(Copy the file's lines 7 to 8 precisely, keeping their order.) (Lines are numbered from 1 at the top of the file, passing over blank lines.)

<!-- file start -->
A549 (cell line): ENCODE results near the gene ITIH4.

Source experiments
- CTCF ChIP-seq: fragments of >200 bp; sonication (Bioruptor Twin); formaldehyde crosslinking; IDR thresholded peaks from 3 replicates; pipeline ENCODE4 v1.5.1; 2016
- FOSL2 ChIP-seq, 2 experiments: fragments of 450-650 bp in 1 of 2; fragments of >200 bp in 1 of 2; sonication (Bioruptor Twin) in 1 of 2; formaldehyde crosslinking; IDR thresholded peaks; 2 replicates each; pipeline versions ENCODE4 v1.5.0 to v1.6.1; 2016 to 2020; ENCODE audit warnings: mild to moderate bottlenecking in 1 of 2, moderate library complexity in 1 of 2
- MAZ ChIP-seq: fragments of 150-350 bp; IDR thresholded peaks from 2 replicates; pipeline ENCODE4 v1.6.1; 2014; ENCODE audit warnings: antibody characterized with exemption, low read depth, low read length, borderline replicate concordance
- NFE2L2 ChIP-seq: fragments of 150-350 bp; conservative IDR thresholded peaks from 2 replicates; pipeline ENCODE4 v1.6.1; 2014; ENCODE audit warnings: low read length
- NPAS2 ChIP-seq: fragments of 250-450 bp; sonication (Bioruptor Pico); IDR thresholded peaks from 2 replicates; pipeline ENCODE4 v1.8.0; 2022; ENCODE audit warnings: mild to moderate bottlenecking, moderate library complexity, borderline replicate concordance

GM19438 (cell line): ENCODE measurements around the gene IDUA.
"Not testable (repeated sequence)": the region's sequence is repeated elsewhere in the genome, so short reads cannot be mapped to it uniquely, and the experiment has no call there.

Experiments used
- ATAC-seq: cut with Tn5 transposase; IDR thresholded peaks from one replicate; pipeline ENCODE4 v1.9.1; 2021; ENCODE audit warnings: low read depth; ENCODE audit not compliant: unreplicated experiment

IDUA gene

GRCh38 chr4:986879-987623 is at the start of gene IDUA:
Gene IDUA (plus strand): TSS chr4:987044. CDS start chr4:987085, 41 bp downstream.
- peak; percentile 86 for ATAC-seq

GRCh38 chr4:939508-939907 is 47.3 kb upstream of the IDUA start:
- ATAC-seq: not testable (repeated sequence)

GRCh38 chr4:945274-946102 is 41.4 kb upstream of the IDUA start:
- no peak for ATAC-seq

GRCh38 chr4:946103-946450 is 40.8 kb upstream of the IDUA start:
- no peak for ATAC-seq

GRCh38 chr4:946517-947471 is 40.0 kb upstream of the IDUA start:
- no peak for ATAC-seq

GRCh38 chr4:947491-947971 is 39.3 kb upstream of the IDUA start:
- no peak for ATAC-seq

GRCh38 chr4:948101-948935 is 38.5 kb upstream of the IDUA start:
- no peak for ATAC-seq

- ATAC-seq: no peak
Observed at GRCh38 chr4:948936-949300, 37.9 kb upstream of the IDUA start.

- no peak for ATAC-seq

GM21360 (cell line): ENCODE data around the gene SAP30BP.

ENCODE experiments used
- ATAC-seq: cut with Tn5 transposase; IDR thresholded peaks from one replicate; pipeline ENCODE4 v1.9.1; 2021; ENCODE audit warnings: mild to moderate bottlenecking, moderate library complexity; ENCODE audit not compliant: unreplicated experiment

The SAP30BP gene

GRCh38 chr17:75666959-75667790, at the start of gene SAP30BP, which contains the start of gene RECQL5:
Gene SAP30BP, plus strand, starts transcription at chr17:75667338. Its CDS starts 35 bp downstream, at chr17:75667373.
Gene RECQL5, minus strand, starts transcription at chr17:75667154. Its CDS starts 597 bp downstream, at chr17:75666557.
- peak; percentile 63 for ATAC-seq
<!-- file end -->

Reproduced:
- NPAS2 ChIP-seq: fragments of 250-450 bp; sonication (Bioruptor Pico); IDR thresholded peaks from 2 replicates; pipeline ENCODE4 v1.8.0; 2022; ENCODE audit warnings: mild to moderate bottlenecking, moderate library complexity, borderline replicate concordance

GM19438 (cell line): ENCODE measurements around the gene IDUA.